Anthropocide and Apocalypse: Death and Divine Philanthropy in Revelation’s Metaphorical World

Revelation reads as the most violent book in the NT. In current scholarship, it is common to reflect on the call to non-violent resistance (e.g. Reading Revelation Responsibly, Revelation and the Politics of Apocalyptic Interpretation). The question those caveats neglect is this: why is Christ so very violent? As opener of the seals (5:5, 6:1), he begins the war (6:16–17). As white rider, he also ends it (19:11–21). And, in that war, seemingly nobody survives (19:18, 21). Commentators aren’t answering the core, theological-anthropological question: in Revelation, does God still love us?

This study makes the claim that Christ’s violence is rather a metaphor for salvation. Those who are apparently suffering and dying during the war are actually being restored to full relationship with God by means of that violence. It is in no way disadvantageous, but is instead a symbol of God’s restoration—first for Israelite “land-dwellers” (6:10), and then for generalized “humanity” (9:15, 18). The seals-sufferers name the Lamb as the aggressor (6:16) and go on to praise him for his “salvation” (7:9–10, 14); this, in a series that is explicitly not “judgment” (6:10). The trumpet-sufferers die (9:15, 18) while only the blasphemous survive (9:20–21). God is killing the wrong people—and, again, not in judgment (11:15, 18). The bowls-sufferers, in contrast, are being judged (16:5–7) in the one series in which no one dies (16:2, 9–11, 21). And, in the final act, God seems to “kill” the Great Adulteress (18:8), whereupon she is washed clean (19:8), and heaven celebrates her salvation just as in the seals (19:1, 7:10). Even the slain gentiles (19:17–21) subsequently progress into the kingdom of God (21:24). Death seems to be acting as a metaphor for something in the Apocalypse that is neither deadly nor even detrimental. God seems to be restoring by means of death—a metaphor known to other parts of the NT (Gal 2:20, 6:14–15; Col 2:12, 20, 3:1–3; Rom 6:3–6; Mark 8:34–35).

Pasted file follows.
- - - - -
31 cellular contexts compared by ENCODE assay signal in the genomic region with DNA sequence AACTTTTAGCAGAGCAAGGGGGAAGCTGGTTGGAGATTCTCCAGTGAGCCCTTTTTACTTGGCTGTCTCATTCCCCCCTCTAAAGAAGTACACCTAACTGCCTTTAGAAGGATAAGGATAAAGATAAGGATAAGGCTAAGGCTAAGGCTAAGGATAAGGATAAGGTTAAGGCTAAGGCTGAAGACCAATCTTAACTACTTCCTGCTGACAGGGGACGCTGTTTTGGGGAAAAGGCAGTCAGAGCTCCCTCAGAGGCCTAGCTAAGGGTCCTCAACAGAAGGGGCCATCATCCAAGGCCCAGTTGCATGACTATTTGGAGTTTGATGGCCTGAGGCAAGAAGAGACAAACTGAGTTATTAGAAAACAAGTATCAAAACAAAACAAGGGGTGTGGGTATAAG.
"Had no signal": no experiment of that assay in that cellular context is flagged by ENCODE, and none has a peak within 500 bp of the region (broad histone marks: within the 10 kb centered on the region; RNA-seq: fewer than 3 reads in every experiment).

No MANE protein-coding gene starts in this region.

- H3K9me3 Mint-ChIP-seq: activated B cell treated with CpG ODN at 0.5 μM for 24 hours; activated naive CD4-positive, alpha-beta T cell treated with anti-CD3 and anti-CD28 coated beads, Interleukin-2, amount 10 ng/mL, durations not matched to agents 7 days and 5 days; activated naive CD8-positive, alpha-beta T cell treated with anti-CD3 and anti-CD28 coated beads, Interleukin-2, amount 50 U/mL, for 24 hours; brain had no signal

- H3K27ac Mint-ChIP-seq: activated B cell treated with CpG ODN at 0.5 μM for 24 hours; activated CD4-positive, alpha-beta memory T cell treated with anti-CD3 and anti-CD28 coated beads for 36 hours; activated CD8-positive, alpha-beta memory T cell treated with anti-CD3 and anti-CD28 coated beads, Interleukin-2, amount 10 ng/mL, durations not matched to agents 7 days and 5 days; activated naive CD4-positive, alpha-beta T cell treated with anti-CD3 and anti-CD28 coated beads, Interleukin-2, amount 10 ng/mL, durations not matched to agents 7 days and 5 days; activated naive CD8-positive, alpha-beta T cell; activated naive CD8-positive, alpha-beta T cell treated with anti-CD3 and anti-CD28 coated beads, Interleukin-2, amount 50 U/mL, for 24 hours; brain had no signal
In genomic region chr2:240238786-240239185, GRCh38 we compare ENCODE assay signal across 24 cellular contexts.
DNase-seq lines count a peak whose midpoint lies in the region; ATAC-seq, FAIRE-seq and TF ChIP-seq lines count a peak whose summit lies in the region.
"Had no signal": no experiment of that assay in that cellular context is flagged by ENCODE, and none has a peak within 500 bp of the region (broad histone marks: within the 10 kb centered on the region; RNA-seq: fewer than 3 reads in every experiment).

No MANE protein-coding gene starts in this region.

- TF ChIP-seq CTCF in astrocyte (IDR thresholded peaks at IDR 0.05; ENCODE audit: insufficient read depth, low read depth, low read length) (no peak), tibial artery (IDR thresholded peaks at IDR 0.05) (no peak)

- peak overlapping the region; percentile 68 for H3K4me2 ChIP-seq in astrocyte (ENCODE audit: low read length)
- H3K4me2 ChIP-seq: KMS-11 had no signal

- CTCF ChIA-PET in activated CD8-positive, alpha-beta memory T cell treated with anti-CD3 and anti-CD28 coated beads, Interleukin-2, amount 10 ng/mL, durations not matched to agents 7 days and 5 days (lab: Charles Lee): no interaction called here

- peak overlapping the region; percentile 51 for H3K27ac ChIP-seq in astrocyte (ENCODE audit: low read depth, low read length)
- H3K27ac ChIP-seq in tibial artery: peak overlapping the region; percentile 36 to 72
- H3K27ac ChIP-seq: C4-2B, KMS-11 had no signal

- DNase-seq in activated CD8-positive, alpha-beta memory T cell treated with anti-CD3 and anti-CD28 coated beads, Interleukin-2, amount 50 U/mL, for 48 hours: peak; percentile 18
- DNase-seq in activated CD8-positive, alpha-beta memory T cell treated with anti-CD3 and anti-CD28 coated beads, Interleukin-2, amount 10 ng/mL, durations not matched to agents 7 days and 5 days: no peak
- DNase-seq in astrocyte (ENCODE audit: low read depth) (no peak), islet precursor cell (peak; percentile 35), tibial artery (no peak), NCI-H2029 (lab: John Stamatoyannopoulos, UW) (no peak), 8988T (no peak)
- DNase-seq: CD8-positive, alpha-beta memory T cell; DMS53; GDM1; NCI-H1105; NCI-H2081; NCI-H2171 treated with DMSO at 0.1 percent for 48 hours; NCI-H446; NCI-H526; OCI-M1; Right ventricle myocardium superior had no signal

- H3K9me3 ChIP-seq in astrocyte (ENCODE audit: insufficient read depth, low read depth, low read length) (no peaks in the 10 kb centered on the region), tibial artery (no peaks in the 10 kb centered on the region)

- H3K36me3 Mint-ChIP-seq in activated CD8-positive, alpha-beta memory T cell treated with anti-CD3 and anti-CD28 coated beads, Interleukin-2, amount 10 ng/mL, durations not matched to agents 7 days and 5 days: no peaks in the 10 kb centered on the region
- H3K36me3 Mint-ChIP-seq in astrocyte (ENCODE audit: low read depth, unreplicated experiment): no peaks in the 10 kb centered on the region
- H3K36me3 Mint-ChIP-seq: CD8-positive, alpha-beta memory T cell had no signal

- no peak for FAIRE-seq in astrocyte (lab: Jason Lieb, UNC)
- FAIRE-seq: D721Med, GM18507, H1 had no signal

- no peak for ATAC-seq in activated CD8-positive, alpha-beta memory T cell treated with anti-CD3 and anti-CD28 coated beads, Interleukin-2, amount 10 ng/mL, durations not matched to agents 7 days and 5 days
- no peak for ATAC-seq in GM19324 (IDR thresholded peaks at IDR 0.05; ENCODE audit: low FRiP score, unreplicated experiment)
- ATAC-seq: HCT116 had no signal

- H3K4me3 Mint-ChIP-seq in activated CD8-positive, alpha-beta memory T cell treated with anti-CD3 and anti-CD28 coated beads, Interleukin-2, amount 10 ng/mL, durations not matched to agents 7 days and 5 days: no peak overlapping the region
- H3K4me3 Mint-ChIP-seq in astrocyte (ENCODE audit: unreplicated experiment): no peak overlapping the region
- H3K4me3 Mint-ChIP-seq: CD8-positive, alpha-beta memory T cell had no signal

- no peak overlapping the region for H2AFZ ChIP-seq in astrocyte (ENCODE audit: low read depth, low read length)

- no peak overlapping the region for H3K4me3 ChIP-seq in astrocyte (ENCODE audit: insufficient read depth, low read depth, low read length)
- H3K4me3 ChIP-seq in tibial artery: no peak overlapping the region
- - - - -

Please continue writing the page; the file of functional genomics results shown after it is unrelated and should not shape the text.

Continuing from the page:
Does God love humanity?

Using the conceptual metaphor ARGUMENT IS WAR, we will discover that many of the apparent “weapons” Christ wields are actually tools of testimony (which is why they are placed in his mouth; 1:16; 2:16; 19:15, 21). Fire—already a symbol for the Holy Spirit (4:5)—will be found to represent the testimony of the Holy Spirit (11:5). And water—the opposite of fire—will become the beast’s tool of deceit to try to sweep away God’s faithful (12:15). There is a war in Revelation. That much is explicit (12:7, 17; 16:14; 17:14; 19:11). But we will find that it is a war of witness, in which the “slain” return rejoicing as Christ’s favored witnesses (14:1). God loves humanity in the Apocalypse and is working with all his testimonial might to defeat their resistance to that gospel. In the end, all will be defeated by it (19:18, 20:7–9). Within the conceptual metaphor ARGUMENT IS WAR, death truly gets swallowed up in victory.

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